It stands to reason why a modestly diverse cast pays off. In the U.S., Caucasians remained the largest moviegoing demographic in 2014 at 54 per cent, according to the Motion Picture Association of America. But U.S. Hispanic and Asian audiences punch above their weight, making up a greater proportion of frequent moviegoers who see movies at least once a month than their percentage of the population overall.

And sometimes diverse audiences are core. For the top movie that year, "Transformers: Age of Extinction," 62 per cent of the audience was non-white.

Overseas audiences -- led by fast-growing China -- are also making up an increasing share of the global box office, reaching 72 per cent of the $36.4 billion in 2014, up from 66 per cent just four years earlier. That trend has given rise to direct appeals to Chinese audiences, with filmmakers inserting scenes with Chinese actors in a handful of recent films, including "Mission Impossible: Rogue Nation" and "Iron Man 3."

The motion picture academy behind the Oscars has moved swiftly to tamp down an uproar over its all-white acting nominee pool for the second year running. Academy president Cheryl Boone Isaacs has taken steps to diversify the membership of the overwhelmingly white and male institution.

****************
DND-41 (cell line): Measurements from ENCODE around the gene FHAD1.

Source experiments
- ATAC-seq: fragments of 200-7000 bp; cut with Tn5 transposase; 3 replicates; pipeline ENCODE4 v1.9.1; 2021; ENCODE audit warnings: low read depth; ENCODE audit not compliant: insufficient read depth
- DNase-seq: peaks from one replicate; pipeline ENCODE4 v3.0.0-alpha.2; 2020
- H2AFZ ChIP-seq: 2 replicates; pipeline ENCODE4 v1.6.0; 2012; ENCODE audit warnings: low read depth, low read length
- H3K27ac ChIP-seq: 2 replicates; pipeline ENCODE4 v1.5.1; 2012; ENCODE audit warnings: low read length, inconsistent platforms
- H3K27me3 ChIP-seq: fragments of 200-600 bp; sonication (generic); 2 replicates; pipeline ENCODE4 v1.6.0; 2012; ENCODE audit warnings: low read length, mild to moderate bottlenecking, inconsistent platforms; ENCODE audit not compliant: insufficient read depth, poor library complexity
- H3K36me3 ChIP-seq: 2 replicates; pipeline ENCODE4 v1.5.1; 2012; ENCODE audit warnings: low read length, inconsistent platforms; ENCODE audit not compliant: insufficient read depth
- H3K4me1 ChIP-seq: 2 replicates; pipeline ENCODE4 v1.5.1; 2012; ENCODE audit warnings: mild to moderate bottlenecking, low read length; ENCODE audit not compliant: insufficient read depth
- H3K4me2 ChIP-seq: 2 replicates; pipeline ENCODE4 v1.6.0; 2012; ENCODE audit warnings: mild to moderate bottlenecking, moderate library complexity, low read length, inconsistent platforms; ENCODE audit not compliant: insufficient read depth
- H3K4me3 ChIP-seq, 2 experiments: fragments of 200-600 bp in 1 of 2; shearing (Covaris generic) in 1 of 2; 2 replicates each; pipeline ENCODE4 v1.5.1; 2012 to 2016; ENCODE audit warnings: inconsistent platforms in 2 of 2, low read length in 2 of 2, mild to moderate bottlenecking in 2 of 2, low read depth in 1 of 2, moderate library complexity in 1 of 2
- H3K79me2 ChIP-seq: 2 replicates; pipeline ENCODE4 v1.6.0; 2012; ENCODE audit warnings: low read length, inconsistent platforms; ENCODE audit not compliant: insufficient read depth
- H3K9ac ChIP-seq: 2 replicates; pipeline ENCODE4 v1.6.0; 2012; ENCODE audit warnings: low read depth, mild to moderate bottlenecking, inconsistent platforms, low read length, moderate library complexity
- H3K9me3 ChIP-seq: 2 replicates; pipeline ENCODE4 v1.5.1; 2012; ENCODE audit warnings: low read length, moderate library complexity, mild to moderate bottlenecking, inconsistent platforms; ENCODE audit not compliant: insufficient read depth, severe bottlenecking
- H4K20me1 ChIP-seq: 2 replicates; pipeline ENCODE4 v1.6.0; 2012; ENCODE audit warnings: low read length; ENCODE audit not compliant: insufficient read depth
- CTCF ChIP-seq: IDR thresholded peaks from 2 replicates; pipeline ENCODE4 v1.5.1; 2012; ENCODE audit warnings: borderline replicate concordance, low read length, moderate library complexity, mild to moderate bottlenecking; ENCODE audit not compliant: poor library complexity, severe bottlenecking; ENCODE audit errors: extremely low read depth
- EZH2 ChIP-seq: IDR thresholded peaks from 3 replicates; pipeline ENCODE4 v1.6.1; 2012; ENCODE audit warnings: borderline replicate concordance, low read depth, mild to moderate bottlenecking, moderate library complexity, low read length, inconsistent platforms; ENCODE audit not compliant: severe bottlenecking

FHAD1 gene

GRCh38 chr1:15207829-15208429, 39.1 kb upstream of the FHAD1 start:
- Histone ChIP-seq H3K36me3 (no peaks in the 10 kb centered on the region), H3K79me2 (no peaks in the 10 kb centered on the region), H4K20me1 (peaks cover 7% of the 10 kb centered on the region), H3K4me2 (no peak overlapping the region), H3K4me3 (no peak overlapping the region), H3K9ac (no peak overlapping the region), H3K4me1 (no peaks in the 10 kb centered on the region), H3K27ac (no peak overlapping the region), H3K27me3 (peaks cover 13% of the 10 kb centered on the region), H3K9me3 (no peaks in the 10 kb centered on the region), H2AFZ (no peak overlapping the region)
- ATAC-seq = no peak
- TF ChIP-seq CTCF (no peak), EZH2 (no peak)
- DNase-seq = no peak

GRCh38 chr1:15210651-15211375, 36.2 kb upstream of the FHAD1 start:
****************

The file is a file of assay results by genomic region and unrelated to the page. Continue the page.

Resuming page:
Sony Pictures CEO Michael Lynton said recently at the Code Media conference that the move was a "positive step" to align the awards ceremony with the reality that diversity can be good for business.

"You only need to look at a film franchise like 'Fast and Furious' to see what an enormous success that movie has been and in large part I would argue, it's because of the diversity of the cast," he said. "I think the Academy has reacted very, very quickly and positively to what I think was a very, extremely unfortunate situation this year."



Advertisements

Latest Entertainment News

  • Jackie Evancho, Mormon Tabernacle Choir perform at inauguration, but A-listers gather at unofficial events